Male sexuality is less sensuous in the poems featured today, and in a couple of cases the writers are engaging really in social criticism. Buddhadasa Galappathy deals with a topic that is unfortunately all too common, the abuse of domestic workers by males in the household. Though we express shock and horror when we come across instances with regard to migrant workers, we need to be aware that the phenomenon occurs within this country too. As with child abuse, the worst cases occur in domestic settings, and we should not salve our consciences by pretending that the guilt lies with foreigners alone. The translation is by Malini Govinnage.

Dayawathie

She was not allowed

To cross the frontier between kitchen and parlour

But it was not the same

For the young master of the house

Who could cross the border between parlour

and kitchen

Anytime he wished

One night when the moon had not yet appeared

When the hearth fire was out

She was asleep on a ragged old mat

Covered from head down in a chintz cloth

Asleep, weary of her work from morning

Stealthily the young master stops by her

He stoops, deft hands

Searching for the flower buds on her bosom

Searching for the warmth spreading in her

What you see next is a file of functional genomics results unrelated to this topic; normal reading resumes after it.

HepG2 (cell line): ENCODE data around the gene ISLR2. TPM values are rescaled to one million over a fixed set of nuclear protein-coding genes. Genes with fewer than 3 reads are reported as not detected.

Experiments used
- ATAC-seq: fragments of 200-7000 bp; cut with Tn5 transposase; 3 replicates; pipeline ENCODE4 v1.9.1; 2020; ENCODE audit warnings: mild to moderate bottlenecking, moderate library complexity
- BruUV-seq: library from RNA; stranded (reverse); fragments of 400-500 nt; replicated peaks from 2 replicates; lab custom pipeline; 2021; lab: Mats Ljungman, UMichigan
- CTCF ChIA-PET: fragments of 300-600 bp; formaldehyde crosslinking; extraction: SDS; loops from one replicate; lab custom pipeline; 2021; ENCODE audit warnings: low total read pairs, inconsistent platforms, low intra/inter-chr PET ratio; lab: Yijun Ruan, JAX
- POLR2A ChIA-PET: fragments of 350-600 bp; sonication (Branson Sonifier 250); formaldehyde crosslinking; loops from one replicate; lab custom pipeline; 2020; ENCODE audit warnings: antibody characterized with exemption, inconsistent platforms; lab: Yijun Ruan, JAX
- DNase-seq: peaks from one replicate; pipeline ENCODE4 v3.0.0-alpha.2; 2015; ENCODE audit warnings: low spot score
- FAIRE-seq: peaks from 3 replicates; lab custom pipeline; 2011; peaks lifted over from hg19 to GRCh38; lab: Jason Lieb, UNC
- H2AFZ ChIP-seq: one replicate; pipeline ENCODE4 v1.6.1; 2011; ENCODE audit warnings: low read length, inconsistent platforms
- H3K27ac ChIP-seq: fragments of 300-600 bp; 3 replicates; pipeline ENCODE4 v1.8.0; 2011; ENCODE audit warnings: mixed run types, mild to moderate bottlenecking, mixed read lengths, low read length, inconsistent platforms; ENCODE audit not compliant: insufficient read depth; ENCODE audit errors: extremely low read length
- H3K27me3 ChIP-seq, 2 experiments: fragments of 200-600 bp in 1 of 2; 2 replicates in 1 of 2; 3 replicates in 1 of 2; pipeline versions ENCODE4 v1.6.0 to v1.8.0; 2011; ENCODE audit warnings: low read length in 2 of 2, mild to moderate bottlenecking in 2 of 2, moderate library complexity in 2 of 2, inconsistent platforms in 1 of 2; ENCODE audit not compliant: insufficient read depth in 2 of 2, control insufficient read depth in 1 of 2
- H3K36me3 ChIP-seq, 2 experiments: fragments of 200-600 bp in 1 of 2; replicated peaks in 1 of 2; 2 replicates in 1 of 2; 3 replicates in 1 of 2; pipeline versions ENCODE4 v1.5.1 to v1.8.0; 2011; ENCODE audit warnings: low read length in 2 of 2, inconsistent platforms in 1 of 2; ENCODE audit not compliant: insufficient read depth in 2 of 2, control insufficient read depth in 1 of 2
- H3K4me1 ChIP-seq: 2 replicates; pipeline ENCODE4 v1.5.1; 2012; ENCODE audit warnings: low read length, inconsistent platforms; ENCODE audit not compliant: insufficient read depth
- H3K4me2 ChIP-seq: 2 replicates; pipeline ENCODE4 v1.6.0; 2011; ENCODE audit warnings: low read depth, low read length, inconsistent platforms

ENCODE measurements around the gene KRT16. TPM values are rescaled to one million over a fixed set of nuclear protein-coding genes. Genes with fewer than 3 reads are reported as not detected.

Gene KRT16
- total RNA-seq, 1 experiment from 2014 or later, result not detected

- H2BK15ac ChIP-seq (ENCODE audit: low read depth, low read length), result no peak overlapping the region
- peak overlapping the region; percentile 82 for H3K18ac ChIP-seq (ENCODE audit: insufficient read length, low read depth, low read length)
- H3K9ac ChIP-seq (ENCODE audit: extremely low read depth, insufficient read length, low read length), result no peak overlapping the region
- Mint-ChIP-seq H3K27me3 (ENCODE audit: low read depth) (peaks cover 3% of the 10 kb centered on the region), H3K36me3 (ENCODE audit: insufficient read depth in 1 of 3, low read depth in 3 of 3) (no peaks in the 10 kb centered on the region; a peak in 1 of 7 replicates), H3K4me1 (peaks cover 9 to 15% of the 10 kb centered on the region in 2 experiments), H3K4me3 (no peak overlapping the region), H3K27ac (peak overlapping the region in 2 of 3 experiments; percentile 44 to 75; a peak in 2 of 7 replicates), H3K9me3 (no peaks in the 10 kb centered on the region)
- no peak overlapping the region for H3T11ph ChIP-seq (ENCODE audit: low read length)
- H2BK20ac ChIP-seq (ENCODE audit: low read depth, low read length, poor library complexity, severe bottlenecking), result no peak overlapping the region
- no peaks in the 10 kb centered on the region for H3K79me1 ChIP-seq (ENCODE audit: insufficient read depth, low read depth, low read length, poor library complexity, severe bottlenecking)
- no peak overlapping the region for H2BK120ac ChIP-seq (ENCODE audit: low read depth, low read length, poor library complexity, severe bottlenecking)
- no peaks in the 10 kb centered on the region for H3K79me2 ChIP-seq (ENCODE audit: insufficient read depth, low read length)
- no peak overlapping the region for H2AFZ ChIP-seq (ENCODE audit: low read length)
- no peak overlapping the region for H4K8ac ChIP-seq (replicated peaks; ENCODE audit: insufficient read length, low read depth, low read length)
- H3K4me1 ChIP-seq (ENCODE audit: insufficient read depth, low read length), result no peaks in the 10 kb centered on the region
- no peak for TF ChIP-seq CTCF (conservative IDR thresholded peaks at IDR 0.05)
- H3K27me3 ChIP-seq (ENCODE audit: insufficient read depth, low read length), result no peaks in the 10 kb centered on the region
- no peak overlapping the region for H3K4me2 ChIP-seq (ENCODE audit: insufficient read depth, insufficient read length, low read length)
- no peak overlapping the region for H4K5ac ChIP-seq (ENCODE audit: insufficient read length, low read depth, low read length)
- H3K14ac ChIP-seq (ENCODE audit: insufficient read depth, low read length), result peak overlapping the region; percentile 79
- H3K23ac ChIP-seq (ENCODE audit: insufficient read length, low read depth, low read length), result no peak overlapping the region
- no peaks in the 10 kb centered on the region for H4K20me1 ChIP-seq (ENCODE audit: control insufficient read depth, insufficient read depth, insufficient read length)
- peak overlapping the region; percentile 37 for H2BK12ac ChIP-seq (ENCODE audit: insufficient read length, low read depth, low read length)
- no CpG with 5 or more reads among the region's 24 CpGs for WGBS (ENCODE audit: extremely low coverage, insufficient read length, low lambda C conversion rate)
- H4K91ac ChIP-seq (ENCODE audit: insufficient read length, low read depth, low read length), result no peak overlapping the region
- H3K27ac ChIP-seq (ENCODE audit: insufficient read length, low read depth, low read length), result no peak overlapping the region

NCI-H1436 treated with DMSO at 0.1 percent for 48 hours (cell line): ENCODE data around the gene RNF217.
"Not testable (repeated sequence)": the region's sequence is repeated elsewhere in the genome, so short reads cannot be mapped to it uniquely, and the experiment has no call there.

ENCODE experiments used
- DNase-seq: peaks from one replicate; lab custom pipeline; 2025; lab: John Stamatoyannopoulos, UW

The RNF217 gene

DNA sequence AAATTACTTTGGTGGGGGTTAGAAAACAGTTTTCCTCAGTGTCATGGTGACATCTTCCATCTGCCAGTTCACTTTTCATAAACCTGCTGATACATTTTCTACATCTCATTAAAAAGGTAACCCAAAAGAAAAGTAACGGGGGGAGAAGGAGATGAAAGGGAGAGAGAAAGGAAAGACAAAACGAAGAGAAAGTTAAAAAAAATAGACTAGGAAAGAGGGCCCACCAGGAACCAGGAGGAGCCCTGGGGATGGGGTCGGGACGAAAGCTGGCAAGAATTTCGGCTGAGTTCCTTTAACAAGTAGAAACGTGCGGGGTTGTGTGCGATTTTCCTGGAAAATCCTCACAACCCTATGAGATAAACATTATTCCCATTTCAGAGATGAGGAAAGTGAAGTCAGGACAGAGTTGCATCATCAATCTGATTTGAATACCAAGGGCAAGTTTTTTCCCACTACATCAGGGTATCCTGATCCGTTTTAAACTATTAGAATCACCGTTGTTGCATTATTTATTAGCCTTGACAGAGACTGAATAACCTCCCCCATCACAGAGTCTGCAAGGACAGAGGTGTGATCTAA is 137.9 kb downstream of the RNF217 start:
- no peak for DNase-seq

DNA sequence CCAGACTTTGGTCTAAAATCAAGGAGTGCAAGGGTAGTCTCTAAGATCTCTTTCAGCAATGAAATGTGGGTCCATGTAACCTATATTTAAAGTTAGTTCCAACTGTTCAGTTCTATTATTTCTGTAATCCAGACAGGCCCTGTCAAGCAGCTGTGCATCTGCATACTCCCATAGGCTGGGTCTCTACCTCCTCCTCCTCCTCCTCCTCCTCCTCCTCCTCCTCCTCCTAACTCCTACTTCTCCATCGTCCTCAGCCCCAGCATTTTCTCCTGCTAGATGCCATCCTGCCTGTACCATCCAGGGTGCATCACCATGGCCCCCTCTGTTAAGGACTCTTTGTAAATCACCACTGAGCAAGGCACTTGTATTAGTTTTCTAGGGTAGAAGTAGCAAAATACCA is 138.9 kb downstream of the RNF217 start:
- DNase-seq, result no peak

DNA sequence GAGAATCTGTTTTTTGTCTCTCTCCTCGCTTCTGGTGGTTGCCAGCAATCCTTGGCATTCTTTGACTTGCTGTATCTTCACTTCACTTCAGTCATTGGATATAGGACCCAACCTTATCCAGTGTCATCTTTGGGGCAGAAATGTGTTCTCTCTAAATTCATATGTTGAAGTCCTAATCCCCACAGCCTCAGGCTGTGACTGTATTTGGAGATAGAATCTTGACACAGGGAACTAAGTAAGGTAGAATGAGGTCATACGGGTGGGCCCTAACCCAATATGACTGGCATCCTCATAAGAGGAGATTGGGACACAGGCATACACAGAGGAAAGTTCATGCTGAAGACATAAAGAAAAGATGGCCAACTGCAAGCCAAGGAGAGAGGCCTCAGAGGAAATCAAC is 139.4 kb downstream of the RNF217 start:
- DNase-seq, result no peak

Dayawathie woke from her sleep

Felt for the knife she had kept at her head,

And plunged it through him

And Dayawathie shouted, and she laughed

She will have to move

From the court to the prison one day

And she will be there for a year or two

And then back to the village she will go

With a light heart, with smiles

Not being the mother

Of a fatherless child.

This story ends in death, though the impression conveyed is that tragedy has been avoided. T Ramalingam, one of the older generation of Tamil poets, deals with a similar subject in a manner that seems more light-hearted. The narrative voice in the poem, in this translation by S Pathmanathan, asserts a superiority as to caste which goes hand in hand with crude behavior. A thirst for alcohol is followed by lust, which is expressed peremptorily and cannot be denied by its poor object.